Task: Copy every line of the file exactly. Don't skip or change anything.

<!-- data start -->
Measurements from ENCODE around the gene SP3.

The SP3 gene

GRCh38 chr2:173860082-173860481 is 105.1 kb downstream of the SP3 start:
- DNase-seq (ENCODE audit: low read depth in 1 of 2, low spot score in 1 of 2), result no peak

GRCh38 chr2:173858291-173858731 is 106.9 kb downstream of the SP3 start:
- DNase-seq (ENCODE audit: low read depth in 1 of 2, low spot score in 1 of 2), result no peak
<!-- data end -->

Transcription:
Measurements from ENCODE around the gene SP3.

The SP3 gene

GRCh38 chr2:173860082-173860481 is 105.1 kb downstream of the SP3 start:
- DNase-seq (ENCODE audit: low read depth in 1 of 2, low spot score in 1 of 2), result no peak

GRCh38 chr2:173858291-173858731 is 106.9 kb downstream of the SP3 start:
- DNase-seq (ENCODE audit: low read depth in 1 of 2, low spot score in 1 of 2), result no peak